According to the article, Snyder has signed an executive order “transferring the state school reform office — and its staff — from the Michigan Department of Education to a state office that is directly under his control — the state Department of Technology, Management, and Budget.” In other words, Snyder is taking the education of students in the states worst performing school districts out of the hands of the government agency charged with providing them said education.

I’ll give you a moment to pick your jaw up from the floor.

Snyder’s main claim to fame is that he’s a “tough nerd.” A business guy with a no-nonsense approach to politics and life in general. He was educated as a business person, starting with the first business class he ever took at Kellogg Community College when he was 16, according to Wikipedia. He earned a Bachelor of General Studies and a Master of Business Administration from U of M. He went to work in the business field, eventually making his way up to Chief Operating Officer at Gateway. In other words, he has ZERO experience in the field of education.

So, how exactly is a guy who has taken no teaching methods classes, never had to serve an unpaid day in the classroom as a student teacher, and never labored for hours in the evenings and weekends trying to assess student work for accuracy, understanding, and critical thinking skills going to improve the education of students in the state’s poorest performing districts? How is the Department of Technology, Management, and Budget going to assist teachers in these poorest performing school districts considering they have ZERO educational mandate?

Snyder seems to think that if he has more direct control over these schools by requiring that schools that don’t square themselves away to possibly replace the principal, go through the staff rosters and only rehire half of existing teachers, or completely close the school and reopen it as a charter school that they will magically turn around based on these threats. Nowhere in the article is anything about improving school funding, tying less of school funding to student enrollment, or changing teacher education programs at colleges to reflect the administration’s goal of school turnaround mentioned.

In point of fact, he, and Michigan Legislature, seem to be approaching school reform in the same manner as one might approach reforming an ailing business. We’re going to can the managers (principal), fire half the staff (teachers), or close the place for a year for remodeling and rebrand it when it reopens (charter conversion.)

This approach may or may not be destined for failure, but just like any other business decision made by people whose jobs are secure, no consideration is given for the amount of education is required to become a teacher or administrator. No effort is made to correct the problems internally and help a few people save their careers and thus avoid even more educational expense. No additional funding to make the desired improvements is actually allocated. Anyone who is not able to do more with less is going to be out on their collective asses, and we’ll just make it easier for those who have zero teacher education or experience to enter the field. (Check out this September 2014 Press Release.)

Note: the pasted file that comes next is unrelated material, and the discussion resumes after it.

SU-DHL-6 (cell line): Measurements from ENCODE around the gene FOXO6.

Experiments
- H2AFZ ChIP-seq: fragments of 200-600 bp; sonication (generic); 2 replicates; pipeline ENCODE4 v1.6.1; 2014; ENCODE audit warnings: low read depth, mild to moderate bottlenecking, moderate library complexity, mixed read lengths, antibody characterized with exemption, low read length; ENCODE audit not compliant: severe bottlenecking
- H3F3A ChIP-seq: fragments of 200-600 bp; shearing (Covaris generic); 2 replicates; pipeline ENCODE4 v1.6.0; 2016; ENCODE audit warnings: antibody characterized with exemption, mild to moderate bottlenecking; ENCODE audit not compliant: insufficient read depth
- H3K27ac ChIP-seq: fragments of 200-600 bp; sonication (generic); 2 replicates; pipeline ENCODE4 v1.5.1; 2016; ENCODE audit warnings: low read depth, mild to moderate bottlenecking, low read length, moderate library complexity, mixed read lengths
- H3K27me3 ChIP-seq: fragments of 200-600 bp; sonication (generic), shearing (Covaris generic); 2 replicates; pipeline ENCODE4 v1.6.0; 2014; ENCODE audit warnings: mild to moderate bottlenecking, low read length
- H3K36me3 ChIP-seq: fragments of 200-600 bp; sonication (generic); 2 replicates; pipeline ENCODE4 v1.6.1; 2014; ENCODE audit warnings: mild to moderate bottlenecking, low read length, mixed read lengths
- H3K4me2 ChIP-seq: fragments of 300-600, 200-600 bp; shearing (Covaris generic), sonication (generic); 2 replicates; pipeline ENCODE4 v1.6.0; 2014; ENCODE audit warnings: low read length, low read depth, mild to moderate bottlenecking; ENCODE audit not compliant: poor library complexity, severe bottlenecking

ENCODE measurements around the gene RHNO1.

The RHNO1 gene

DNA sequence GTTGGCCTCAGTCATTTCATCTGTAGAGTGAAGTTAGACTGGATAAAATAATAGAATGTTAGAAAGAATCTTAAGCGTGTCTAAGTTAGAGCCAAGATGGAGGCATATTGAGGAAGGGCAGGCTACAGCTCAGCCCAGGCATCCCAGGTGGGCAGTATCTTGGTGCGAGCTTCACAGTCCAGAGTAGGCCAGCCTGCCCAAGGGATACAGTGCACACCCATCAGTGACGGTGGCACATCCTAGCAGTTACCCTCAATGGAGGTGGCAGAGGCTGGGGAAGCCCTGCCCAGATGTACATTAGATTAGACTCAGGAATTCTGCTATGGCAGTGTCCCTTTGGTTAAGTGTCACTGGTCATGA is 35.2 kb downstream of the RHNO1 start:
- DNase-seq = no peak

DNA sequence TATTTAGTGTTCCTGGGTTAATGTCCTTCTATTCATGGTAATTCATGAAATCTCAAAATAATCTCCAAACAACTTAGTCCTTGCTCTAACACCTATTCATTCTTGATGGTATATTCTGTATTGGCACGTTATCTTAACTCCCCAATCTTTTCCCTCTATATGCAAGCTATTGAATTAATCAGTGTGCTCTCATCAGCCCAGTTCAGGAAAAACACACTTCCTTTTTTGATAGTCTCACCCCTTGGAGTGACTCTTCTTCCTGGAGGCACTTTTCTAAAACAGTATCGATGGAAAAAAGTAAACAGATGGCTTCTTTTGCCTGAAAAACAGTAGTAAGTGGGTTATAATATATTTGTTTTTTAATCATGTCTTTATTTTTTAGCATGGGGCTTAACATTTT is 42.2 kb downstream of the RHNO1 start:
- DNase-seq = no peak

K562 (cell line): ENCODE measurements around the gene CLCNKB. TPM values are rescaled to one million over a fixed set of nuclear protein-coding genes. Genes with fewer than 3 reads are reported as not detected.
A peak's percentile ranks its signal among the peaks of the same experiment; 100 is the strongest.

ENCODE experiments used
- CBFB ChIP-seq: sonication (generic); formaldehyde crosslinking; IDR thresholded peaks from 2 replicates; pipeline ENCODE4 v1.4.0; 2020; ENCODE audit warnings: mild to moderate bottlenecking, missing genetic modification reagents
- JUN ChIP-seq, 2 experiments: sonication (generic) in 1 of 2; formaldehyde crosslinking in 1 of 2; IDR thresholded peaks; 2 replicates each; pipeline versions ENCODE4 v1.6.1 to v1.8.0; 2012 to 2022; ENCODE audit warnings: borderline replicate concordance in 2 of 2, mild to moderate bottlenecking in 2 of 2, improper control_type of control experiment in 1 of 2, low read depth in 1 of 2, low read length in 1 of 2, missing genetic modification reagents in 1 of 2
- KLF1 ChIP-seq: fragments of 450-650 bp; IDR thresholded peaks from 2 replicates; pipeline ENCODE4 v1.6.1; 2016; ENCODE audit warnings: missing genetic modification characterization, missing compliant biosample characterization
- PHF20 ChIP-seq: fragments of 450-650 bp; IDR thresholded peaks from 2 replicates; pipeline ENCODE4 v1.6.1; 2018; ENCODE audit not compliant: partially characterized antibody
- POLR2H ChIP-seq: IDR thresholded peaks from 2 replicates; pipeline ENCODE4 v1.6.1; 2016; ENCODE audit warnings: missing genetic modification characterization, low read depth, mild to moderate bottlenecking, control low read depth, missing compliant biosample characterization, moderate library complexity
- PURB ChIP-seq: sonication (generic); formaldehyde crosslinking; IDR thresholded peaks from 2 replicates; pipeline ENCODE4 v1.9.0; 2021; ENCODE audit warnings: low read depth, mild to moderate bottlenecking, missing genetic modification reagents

Snyder’s latest decision is bad public policy at best, and a minimally obfuscated attempt to engineer the failure of public schools for the purpose of turning the system over to for-profit privatizers. The evidence for the “worst” end lies in the for-profit Educational Achievement Authority charged with overseeing some of the worst-performing schools in the state and the fact that closing a poor-performing public school and turning it into a charter is in the options list for potential school turnaround. (Let’s not forget about the EAA’s recent attempt to hijack students from public schools by sending them phony enrollment confirmation letters.) The evidence for the “best” end simple lives in the decision to remove the education of students who are in greatest need of a good education from the department charged with giving them that education.

Until Snyder and the Michigan Legislature can be convinced that school expenses do not change based on the economy, unlike the level of funding they receive does by tying it directly to the state sales tax, nothing will change. Until Snyder, et al, can be convinced that poor school performance is not entirely the fault of teachers and administrators, nothing will change. Until these politicians can be convinced that schools and students are not pressed out of cookie cutters and each one is different with different needs, and cannot be measured  with uniform tests that do nothing other than occupy time that could otherwise be used for classroom instruction, they have doomed our schools to failure.

Criminalizing homelessness and random acts of kindness

Attention readers! Lock up your wives and your daughters, bar your windows and doors, and prepare to defend yourself! Heinous criminals in Fort Lauderdale were caught (GASP!) distributing food to the homeless! I think I feel faint…

According to NBC News, a new ordinance against providing food to the needy in Fort Lauderdale, Florida has landed  Arnold Abbott, 90, and Christian ministers Dwayne Black of the Sanctuary Church in Fort Lauderdale and Mark Sims of St. Mary Magdalene Episcopal Church in Coral Springs in some hot water with the police. They were issued citations and could face a $500 fine or 60 days in jail. The official ordinance, according to the article, “requires groups handing out food to homeless to be at least 500 feet away from residential properties. It limits feeding sites for homeless to one in any given city block, and prevent feeding sites from being within 500 feet of each other.”